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25% of IT workforce could be lost in Brexit

Research has revealed Brexit would potentially reduce the UK’s IT workforce by 25%.

 

Talent Point, who conducted the research, used historic data to investigate the potential impact of Brexit on tech-driven businesses. Over 2015, from 12,213 applications the company registered 3,347 job seekers, securing interview for 2,723. Of those it found work for, the average salary paid was £43,500.



Among them, Talent Point noted the following continents/countries of origin.

 

UK

1728

51.61

Europe

828

24.73

Asia

564

16.85

Africa

84

2.51

Oceania

83

2.51

North America

48

1.43

South America

12

0.36

 


The company says the most obvious impact of Brexit as suggested by this data is that almost a quarter of applicants reached us due to freedom of movement within the EU. Without the ability for EU citizens to cross borders freely, some 25% of the current UK tech talent pool would be lost.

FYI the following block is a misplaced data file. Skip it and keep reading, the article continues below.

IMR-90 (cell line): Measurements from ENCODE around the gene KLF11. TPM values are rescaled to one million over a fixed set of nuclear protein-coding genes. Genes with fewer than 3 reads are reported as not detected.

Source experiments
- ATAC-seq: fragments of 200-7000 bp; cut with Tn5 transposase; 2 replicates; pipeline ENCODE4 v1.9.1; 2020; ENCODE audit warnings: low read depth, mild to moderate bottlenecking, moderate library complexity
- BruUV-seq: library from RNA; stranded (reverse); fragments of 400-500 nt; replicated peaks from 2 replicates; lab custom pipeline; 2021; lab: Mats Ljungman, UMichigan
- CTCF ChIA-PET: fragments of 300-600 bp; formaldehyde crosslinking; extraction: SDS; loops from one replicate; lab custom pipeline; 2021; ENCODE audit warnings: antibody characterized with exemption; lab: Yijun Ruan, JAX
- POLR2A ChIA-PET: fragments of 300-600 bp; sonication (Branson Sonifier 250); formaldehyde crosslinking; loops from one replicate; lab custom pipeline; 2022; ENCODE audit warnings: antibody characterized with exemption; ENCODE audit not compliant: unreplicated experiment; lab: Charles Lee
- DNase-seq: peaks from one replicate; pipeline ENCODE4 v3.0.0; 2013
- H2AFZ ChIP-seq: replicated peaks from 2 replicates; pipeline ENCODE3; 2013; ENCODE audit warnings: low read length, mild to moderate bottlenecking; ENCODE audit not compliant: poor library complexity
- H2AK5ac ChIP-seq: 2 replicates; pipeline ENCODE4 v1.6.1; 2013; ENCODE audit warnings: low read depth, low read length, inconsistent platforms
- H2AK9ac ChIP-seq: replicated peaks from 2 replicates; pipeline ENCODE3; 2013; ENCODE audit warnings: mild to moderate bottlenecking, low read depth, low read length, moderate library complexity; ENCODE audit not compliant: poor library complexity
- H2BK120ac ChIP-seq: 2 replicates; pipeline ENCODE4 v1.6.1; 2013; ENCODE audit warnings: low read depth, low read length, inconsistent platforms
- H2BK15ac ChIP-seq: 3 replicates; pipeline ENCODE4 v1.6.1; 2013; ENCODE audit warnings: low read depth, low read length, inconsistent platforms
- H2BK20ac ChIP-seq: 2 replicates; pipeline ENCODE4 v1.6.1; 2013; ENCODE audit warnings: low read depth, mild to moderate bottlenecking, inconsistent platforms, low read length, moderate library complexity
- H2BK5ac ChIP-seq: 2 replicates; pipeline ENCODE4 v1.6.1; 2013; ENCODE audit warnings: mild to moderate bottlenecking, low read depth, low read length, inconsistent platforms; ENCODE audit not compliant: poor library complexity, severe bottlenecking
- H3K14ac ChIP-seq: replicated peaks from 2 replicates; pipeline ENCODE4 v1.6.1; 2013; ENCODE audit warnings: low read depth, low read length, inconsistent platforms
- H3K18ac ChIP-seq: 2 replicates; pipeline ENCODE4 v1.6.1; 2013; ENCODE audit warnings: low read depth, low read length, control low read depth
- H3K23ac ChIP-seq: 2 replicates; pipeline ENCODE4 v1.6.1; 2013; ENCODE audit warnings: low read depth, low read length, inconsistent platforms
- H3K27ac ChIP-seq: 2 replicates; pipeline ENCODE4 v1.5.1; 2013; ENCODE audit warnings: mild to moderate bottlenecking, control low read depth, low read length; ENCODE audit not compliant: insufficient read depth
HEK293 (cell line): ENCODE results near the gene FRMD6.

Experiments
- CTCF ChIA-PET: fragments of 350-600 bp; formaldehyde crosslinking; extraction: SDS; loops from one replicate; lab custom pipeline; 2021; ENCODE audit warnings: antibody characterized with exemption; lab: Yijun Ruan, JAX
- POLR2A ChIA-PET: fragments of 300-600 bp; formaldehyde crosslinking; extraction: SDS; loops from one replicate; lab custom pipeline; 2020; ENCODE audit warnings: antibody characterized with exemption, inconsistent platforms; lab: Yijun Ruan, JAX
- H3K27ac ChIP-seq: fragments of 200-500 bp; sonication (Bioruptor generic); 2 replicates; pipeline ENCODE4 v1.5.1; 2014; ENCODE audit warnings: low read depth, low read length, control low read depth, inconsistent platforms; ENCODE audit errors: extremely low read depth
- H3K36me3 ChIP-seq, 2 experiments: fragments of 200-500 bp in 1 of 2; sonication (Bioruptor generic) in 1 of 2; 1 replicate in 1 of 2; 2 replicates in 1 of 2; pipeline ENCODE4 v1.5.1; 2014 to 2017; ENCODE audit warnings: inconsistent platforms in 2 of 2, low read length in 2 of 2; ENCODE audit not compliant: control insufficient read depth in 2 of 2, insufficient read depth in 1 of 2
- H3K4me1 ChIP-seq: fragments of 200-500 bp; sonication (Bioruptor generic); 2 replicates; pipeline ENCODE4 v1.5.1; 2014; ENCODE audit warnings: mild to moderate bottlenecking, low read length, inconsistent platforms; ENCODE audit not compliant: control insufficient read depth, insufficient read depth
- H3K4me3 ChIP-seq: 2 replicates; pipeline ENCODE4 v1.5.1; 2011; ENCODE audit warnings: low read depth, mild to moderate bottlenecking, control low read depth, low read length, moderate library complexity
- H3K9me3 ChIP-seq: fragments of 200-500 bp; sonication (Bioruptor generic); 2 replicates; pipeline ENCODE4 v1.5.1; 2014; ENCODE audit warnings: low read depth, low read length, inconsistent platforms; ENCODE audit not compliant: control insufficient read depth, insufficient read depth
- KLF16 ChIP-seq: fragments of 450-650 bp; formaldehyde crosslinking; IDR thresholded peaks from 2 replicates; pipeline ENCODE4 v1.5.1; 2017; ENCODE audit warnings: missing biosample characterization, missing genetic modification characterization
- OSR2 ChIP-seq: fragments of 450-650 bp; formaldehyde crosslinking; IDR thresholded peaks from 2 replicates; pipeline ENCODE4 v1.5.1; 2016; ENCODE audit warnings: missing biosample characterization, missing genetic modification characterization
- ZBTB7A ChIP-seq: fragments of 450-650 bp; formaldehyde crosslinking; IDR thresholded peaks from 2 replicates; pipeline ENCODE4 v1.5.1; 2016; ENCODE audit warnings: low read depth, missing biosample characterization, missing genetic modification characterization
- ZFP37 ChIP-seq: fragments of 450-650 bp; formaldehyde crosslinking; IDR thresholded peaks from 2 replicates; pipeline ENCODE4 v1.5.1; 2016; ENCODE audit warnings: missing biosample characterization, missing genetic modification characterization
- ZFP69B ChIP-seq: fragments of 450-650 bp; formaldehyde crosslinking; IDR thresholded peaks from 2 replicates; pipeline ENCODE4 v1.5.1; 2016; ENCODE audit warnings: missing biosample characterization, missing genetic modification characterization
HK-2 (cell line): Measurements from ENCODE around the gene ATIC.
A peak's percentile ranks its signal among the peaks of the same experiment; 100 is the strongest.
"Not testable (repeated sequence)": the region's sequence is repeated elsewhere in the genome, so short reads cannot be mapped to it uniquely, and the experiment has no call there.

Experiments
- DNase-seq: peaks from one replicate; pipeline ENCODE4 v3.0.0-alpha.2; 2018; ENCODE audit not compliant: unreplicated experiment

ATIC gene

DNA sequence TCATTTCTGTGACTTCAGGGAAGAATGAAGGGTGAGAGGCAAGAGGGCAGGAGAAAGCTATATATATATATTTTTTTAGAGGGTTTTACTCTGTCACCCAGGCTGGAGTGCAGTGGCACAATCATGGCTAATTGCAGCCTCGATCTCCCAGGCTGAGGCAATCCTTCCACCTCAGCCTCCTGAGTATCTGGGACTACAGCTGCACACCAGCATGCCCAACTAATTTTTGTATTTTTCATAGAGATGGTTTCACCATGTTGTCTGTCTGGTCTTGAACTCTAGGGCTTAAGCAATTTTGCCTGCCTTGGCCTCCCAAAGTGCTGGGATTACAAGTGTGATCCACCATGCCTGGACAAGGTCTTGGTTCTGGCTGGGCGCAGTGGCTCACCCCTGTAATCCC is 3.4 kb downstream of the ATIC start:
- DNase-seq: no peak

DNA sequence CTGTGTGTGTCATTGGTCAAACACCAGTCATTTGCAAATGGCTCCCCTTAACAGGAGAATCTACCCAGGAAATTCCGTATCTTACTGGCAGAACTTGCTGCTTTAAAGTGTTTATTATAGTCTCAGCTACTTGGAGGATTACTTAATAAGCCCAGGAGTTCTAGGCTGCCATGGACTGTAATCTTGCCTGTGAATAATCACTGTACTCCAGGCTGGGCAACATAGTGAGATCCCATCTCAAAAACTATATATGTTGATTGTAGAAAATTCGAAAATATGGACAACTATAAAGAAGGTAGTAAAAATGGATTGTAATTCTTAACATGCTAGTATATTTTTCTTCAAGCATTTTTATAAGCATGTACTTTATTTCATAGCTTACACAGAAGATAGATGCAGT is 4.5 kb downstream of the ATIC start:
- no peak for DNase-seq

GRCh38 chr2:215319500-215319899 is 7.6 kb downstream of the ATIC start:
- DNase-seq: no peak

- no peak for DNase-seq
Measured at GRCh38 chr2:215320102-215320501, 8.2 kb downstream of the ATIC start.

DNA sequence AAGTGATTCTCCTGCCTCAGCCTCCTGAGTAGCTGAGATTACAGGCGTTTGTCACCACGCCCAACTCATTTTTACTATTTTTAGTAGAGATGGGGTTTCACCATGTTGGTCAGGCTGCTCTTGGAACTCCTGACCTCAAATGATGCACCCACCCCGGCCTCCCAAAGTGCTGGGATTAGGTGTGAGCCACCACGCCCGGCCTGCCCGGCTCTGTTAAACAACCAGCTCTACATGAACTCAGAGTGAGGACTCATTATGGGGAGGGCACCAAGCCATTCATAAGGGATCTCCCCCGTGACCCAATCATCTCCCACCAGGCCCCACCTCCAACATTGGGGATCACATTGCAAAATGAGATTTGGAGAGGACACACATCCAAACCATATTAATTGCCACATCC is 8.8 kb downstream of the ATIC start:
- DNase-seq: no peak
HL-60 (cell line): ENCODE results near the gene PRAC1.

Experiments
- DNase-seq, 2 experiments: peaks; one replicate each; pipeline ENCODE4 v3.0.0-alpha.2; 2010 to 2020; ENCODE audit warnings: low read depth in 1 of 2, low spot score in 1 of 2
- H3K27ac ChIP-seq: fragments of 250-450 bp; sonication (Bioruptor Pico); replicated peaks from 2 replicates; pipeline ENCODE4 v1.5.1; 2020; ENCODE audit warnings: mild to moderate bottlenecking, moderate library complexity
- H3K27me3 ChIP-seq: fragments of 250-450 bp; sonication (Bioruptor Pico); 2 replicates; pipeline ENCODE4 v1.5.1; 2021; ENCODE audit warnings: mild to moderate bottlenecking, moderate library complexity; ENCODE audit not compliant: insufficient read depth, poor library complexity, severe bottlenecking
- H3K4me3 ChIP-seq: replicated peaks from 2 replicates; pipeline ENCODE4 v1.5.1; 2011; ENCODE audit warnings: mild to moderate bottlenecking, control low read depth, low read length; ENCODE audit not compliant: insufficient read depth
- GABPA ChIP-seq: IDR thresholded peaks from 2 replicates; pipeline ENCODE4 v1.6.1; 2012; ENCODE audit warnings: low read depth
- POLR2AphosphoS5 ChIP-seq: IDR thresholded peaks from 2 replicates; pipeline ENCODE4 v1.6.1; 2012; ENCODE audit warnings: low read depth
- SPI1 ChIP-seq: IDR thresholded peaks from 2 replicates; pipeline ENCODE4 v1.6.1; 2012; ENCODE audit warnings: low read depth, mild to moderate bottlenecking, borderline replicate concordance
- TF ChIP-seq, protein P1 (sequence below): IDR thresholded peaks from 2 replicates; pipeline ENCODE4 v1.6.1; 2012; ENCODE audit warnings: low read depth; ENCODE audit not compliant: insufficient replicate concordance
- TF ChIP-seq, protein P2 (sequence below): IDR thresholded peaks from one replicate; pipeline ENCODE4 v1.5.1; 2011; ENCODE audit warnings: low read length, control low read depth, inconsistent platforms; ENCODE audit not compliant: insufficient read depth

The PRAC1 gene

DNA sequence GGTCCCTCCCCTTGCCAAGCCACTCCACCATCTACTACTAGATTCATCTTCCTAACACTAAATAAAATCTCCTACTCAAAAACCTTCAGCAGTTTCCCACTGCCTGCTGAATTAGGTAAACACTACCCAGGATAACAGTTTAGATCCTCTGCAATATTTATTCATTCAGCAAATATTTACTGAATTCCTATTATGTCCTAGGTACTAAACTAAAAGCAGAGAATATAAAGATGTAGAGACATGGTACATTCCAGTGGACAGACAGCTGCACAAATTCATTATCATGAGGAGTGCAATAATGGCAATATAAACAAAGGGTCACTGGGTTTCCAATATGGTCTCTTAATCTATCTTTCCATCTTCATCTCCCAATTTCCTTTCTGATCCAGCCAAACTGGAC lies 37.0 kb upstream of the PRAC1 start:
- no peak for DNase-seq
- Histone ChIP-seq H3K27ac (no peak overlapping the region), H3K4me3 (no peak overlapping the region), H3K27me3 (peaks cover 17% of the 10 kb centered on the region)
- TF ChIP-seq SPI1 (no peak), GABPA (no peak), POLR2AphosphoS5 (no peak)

The company also considered the low number of high-demand applicants arriving in the UK from Africa, Oceana, North and South America.

 

Talent Point said, “Obtaining a UK Visa from these countries is exceedingly challenging. The discrepancy between applications we receive and those we are able to act on can in part be explained by country of origin – we simply cannot engage with most overseas applicants as they do not have the right to work in the UK no matter how useful their skill set would prove.

 

“Consider, then, the impact of EU citizens having to undergo a similar process to enter the UK and a clear picture emerges of a stalling, considerably under-skilled UK tech sector.”

 

Talent Point conducted another case study to highlight hiring patterns with individual customers, the multicultural teams that they are currently able to employ, and how their hiring would have looked without freedom of movement within the EU. As part of this it asked 100 customers what percentage of their current staff were hired from the EU; the average was 31%. Customers were also asked whether they were for or against Brexit, to which 84% said they were against and 6% said they were undecided. Finally, those surveyed were asked if acquiring the tech skills your organisation needs to flourish a business was a critical issue, to which 94% said it was.


 

 

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